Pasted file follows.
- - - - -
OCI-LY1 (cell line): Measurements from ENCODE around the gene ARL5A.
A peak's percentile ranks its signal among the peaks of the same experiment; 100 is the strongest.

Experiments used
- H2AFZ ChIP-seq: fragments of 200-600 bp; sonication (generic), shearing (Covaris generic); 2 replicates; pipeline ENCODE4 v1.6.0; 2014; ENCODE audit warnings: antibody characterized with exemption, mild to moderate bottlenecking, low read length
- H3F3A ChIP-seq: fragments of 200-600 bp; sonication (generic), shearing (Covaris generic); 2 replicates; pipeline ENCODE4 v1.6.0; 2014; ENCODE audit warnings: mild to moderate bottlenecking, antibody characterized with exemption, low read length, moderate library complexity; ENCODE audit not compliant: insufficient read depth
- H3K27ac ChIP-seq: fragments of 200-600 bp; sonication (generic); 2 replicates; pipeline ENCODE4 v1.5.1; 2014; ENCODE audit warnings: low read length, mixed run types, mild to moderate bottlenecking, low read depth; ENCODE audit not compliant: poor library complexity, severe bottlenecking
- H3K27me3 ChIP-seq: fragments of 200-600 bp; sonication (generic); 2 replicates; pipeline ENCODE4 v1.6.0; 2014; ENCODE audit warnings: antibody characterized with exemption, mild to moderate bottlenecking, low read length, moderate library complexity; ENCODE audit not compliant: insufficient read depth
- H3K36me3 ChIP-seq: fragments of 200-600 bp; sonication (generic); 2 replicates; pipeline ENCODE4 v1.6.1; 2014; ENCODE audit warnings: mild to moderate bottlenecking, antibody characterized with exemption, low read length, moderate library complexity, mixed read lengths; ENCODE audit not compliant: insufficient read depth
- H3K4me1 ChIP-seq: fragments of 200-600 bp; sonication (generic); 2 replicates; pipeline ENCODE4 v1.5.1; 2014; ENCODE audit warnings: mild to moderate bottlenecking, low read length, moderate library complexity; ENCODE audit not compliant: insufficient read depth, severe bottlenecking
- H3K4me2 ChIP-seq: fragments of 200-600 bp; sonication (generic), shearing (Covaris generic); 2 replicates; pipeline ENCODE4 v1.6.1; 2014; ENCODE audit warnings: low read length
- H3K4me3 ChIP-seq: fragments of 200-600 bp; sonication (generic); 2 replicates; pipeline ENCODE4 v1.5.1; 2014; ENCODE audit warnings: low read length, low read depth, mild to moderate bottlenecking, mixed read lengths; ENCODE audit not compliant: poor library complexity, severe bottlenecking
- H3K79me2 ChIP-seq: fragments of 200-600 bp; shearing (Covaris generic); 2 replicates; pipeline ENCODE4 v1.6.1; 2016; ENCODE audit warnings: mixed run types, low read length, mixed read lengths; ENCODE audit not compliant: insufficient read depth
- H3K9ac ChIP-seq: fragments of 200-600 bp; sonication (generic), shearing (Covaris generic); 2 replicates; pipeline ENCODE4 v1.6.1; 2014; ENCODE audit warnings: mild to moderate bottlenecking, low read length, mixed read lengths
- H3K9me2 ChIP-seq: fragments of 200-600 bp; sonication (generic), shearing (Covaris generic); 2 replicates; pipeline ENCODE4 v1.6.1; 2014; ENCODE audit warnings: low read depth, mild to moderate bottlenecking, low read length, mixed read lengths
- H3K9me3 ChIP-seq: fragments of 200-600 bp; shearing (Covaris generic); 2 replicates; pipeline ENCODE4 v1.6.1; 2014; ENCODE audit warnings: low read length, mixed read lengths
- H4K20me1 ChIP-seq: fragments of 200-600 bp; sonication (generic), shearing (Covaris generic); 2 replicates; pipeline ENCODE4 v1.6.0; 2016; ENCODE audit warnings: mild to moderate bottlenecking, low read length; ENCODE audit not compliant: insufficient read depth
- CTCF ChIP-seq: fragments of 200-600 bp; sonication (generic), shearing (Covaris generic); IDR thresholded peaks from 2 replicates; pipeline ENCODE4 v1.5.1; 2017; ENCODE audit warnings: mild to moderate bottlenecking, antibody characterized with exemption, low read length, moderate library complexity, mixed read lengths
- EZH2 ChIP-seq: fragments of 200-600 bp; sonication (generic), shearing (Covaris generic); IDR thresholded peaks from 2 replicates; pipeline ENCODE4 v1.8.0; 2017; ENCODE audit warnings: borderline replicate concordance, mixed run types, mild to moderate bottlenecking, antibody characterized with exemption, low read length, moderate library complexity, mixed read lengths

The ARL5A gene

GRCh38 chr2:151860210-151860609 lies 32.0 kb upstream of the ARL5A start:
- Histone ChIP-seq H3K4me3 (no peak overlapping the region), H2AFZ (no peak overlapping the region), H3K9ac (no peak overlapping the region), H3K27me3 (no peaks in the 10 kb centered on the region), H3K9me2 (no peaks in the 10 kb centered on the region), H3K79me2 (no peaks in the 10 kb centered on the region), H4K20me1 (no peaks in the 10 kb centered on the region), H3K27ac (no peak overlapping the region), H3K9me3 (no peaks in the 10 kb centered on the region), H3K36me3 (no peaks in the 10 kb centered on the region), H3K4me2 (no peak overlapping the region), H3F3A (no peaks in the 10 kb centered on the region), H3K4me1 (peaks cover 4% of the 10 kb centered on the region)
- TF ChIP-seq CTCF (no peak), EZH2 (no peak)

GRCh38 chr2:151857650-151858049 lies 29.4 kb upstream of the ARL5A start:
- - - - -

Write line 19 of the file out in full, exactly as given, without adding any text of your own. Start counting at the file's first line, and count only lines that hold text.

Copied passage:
The ARL5A gene